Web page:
Q: I’m going for a job in the public service next week. I’ve been in the private sector for many years and I far I may not be able to persuade them I have the adaptability to make the change. Could you give me some tips? (RT, email ).
A: Well done RT, fail to prepare…
I’ve gone one further. I’ve asked a both-sides-of-the-fence veteran of public service interviews to elaborate.
Here is what she wrote:
“As a veteran of the public service with years of experience serving on job interview boards, I have interviewed countless candidates. Through these experiences, I have developed what I believe to be a keen understanding of the traits and characteristics that public service interviewers value.
“First and foremost, a commitment to public service values is essential. This includes a dedication to serving the public, a strong work ethic, and a willingness to go above and beyond to meet the needs of citizens. Additionally, candidates who are able to effectively interact with the public are highly appreciated.
“We want to see that a candidate is committed to staying with the organisation for the long-term while being capable of bringing fresh ideas to the table. Reliability is also crucial, as we need to know that a candidate can be trusted to complete their often-demanding work. Tasks can take weeks to complete at times – it’s good to show you have staying power.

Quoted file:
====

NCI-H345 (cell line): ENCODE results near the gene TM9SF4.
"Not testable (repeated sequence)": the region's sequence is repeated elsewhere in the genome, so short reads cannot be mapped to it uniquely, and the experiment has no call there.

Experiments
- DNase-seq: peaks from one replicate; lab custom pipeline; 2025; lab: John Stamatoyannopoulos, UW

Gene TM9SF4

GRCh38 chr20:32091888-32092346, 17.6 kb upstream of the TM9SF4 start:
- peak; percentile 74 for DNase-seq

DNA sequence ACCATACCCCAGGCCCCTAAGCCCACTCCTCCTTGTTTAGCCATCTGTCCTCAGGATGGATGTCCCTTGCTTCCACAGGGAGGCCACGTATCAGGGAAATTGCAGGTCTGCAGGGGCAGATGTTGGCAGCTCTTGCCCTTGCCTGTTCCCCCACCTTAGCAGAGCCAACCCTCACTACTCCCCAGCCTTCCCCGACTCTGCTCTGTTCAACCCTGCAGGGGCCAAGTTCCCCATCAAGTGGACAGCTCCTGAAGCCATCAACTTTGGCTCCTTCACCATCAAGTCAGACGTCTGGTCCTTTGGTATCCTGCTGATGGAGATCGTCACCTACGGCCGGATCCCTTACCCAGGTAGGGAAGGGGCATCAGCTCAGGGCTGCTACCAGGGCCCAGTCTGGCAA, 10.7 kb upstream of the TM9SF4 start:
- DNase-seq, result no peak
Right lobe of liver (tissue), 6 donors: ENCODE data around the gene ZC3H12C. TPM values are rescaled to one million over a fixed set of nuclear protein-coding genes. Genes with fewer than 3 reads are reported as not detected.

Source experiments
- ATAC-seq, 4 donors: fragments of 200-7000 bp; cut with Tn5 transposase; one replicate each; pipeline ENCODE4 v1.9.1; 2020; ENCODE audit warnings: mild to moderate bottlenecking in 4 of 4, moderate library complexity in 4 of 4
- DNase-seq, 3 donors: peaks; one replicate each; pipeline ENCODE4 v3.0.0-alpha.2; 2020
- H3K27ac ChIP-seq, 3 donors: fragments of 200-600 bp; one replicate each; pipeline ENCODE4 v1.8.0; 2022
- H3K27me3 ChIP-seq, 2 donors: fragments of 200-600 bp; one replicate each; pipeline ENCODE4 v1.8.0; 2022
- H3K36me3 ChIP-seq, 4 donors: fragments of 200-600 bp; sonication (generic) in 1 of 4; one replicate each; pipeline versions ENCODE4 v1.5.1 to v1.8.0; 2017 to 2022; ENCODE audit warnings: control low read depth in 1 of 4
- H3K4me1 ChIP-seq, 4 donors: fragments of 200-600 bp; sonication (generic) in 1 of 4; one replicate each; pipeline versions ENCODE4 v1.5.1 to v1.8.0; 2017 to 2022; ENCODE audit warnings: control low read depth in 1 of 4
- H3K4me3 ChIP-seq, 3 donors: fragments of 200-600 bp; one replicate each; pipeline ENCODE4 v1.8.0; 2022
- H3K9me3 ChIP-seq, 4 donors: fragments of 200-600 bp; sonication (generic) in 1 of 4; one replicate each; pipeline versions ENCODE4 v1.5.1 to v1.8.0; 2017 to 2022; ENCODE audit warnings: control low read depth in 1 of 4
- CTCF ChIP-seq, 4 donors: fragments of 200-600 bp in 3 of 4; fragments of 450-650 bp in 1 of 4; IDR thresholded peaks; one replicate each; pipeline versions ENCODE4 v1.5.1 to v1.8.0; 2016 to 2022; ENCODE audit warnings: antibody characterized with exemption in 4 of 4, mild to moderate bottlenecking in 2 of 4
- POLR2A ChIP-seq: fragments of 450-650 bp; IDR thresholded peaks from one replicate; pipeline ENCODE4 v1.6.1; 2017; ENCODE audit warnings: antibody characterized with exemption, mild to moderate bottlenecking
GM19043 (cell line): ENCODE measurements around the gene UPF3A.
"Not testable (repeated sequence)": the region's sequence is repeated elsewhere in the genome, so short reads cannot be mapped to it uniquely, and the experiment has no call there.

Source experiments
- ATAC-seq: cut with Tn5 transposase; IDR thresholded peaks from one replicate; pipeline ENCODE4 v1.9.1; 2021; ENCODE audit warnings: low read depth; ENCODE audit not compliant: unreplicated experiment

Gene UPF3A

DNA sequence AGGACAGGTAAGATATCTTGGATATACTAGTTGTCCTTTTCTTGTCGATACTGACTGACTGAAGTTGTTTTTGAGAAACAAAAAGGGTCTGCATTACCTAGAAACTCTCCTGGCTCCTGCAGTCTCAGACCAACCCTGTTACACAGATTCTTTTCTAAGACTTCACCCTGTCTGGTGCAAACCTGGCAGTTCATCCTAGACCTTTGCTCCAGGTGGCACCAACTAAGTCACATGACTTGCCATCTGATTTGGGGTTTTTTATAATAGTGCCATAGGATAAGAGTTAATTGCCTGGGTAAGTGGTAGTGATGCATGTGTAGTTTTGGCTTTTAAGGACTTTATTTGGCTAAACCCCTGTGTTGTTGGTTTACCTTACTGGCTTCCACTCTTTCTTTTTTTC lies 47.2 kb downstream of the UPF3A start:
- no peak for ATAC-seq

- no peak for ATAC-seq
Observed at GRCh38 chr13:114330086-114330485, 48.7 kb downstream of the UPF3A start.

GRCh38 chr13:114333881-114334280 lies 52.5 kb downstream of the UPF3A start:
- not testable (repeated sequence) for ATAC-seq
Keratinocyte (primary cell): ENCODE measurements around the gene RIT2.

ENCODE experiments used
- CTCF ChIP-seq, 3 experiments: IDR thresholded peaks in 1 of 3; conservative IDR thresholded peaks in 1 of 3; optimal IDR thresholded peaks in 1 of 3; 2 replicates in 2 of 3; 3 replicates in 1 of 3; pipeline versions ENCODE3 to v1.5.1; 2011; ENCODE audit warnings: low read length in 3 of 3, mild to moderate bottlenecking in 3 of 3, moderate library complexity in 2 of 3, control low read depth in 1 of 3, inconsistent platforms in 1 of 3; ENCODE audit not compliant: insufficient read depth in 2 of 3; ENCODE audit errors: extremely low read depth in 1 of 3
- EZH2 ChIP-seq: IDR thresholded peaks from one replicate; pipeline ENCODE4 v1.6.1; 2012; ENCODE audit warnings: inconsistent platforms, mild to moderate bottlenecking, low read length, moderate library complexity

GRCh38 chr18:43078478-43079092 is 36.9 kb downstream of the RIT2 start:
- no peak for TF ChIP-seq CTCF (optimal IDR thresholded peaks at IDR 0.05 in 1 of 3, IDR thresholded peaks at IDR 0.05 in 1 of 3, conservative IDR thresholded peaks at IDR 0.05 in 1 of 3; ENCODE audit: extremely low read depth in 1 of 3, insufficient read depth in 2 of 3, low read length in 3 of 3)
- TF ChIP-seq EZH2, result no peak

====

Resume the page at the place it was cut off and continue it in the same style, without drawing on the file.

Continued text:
“Furthermore, a good understanding of the organisation to which you are applying is essential. This is often under-estimated by candidates. Interviewers want to know that you have done your research, understand the organisation’s mission and values, and are a good fit for the role and the organisation as a whole. If you demonstrate that, you also illustrate that you have attention to detail, another coveted trait.
“It’s important to keep in mind that the public service is a highly regulated environment, with strict rules and codes of conduct. These are necessary to serve the public in the most efficient and effective way possible. Candidates should be aware of this and be mindful of their language and behaviour during the interview process.
“Because you are coming from the private sector, you may need to go a bit further to show you understand the differences you will face in the new role. Show that you have sussed out the territory and are prepared to make whatever changes you will need to make to make the grade.
“Yes, RT, you are right in identifying that you must persuade the panel of your suitability, particularly as you are coming from ‘the outside’. But you can do it – many have done it before you. Put in the preparatory work and you’ll give yourself a great chance.”
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